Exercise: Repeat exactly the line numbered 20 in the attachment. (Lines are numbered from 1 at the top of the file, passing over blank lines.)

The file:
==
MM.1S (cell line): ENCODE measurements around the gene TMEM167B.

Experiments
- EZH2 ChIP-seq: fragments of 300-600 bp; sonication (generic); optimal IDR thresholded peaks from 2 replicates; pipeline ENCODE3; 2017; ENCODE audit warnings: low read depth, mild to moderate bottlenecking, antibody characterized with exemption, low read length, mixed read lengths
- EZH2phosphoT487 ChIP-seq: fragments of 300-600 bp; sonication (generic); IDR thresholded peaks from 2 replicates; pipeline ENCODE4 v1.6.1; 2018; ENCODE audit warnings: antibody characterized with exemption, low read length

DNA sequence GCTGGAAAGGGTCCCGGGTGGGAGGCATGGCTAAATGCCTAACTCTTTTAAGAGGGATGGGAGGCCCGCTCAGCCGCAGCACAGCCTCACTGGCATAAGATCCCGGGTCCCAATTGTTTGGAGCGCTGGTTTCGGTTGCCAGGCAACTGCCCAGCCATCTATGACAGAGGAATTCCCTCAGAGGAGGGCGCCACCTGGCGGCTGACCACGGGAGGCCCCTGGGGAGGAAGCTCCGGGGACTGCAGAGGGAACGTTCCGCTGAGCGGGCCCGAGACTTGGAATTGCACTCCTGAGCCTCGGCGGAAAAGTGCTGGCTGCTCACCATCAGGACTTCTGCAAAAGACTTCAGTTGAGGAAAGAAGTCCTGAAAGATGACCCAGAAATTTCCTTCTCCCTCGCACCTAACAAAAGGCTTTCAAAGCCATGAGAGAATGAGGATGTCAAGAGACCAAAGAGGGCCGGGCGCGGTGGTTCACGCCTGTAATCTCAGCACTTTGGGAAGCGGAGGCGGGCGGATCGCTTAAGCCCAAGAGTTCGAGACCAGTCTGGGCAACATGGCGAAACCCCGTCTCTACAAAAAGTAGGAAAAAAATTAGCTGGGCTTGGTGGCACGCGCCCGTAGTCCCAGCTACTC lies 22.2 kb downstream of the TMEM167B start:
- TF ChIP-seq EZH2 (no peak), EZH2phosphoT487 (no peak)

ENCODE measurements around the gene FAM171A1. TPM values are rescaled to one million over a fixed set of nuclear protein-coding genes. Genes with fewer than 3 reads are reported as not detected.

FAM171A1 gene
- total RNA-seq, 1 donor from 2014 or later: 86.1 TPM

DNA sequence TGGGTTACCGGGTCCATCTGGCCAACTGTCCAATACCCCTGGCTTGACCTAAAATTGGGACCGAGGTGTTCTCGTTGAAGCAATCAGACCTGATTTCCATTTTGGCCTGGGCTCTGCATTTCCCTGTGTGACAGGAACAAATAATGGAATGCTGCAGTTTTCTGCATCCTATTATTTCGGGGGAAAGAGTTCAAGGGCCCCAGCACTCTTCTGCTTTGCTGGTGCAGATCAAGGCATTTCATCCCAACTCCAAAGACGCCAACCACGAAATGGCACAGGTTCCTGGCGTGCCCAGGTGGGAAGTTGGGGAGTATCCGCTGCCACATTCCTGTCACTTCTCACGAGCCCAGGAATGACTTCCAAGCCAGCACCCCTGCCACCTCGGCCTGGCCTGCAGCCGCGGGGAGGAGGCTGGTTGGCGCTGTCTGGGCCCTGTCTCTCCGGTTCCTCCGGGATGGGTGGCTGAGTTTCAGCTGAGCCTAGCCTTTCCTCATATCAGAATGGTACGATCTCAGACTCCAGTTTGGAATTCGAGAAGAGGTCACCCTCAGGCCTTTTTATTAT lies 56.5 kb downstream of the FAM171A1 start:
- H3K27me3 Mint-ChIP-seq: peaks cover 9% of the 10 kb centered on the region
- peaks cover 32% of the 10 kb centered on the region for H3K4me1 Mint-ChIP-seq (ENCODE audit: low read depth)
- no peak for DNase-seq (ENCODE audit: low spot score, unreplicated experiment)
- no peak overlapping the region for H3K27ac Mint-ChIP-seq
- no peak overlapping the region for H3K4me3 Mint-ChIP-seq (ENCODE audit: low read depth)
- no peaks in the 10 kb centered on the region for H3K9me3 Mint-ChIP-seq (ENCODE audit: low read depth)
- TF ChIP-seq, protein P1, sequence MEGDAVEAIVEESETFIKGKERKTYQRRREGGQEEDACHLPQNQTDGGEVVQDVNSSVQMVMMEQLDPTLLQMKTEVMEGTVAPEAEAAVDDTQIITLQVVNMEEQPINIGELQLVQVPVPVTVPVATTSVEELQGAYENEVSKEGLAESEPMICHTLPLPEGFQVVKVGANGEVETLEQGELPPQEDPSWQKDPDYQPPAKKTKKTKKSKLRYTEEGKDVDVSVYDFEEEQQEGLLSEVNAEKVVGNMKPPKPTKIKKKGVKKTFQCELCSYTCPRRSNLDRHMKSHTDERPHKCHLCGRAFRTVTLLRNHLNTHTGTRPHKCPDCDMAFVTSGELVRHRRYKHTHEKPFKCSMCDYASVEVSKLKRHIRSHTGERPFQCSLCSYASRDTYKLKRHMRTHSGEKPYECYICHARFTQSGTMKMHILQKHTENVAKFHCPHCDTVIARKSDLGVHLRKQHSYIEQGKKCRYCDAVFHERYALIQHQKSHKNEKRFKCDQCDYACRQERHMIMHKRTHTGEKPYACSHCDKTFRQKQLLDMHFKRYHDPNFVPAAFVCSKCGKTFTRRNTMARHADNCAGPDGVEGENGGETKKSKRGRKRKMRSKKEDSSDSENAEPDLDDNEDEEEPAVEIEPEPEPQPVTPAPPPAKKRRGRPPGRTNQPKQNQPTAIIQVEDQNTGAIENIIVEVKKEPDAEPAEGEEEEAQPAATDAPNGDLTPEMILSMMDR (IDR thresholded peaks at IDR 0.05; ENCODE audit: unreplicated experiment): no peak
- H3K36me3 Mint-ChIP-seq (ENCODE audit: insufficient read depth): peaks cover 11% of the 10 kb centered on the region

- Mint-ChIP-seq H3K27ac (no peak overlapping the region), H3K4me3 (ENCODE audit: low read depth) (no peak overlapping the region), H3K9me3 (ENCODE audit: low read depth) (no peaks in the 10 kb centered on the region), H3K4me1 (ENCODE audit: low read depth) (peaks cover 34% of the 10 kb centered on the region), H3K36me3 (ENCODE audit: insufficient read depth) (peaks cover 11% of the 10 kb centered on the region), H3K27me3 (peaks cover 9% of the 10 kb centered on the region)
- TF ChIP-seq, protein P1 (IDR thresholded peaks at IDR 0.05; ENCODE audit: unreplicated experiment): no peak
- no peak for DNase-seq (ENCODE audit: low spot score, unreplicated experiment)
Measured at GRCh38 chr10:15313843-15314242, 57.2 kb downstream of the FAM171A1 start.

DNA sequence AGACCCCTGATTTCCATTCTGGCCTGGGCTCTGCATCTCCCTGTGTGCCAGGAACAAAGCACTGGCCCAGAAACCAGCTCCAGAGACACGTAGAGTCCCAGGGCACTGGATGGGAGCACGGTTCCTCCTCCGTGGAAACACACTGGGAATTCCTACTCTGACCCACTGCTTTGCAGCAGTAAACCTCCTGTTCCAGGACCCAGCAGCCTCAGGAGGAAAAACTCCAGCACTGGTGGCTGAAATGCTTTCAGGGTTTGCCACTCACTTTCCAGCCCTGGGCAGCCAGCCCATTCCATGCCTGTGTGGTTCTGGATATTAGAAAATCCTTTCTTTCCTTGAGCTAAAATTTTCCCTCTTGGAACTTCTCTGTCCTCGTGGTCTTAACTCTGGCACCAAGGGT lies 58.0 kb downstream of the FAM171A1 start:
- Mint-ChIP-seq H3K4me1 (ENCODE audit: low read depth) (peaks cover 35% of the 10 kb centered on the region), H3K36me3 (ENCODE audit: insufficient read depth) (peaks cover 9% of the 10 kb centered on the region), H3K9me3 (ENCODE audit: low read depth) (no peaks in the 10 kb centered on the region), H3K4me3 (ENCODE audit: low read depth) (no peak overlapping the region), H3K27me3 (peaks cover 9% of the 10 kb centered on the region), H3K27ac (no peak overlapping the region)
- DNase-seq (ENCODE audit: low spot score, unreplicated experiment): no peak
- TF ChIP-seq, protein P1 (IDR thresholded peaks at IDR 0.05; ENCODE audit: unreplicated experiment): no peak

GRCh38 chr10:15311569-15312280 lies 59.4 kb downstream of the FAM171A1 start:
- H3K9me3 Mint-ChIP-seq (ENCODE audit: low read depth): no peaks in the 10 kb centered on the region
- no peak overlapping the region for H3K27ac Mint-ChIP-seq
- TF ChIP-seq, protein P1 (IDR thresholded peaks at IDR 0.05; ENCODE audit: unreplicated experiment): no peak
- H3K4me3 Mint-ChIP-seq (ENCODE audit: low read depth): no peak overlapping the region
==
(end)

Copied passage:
- TF ChIP-seq, protein P1 (IDR thresholded peaks at IDR 0.05; ENCODE audit: unreplicated experiment): no peak